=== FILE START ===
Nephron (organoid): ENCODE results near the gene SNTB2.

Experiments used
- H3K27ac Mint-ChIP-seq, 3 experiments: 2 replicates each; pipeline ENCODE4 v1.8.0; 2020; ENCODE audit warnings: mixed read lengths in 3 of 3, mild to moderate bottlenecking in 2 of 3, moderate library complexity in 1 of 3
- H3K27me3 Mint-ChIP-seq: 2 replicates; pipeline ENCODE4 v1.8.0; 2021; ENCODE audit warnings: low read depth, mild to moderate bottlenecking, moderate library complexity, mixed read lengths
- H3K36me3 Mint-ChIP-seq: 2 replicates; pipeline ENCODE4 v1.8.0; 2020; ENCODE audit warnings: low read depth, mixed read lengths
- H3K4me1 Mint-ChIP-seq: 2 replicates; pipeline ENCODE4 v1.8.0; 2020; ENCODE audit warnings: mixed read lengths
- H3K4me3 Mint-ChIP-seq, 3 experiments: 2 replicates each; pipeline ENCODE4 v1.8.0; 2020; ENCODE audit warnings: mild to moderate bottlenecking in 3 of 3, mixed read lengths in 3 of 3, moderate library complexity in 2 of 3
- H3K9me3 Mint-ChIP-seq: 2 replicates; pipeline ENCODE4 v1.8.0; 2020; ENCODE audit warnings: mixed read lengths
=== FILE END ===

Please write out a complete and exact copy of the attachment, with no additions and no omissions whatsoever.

Nephron (organoid): ENCODE results near the gene SNTB2.

Experiments used
- H3K27ac Mint-ChIP-seq, 3 experiments: 2 replicates each; pipeline ENCODE4 v1.8.0; 2020; ENCODE audit warnings: mixed read lengths in 3 of 3, mild to moderate bottlenecking in 2 of 3, moderate library complexity in 1 of 3
- H3K27me3 Mint-ChIP-seq: 2 replicates; pipeline ENCODE4 v1.8.0; 2021; ENCODE audit warnings: low read depth, mild to moderate bottlenecking, moderate library complexity, mixed read lengths
- H3K36me3 Mint-ChIP-seq: 2 replicates; pipeline ENCODE4 v1.8.0; 2020; ENCODE audit warnings: low read depth, mixed read lengths
- H3K4me1 Mint-ChIP-seq: 2 replicates; pipeline ENCODE4 v1.8.0; 2020; ENCODE audit warnings: mixed read lengths
- H3K4me3 Mint-ChIP-seq, 3 experiments: 2 replicates each; pipeline ENCODE4 v1.8.0; 2020; ENCODE audit warnings: mild to moderate bottlenecking in 3 of 3, mixed read lengths in 3 of 3, moderate library complexity in 2 of 3
- H3K9me3 Mint-ChIP-seq: 2 replicates; pipeline ENCODE4 v1.8.0; 2020; ENCODE audit warnings: mixed read lengths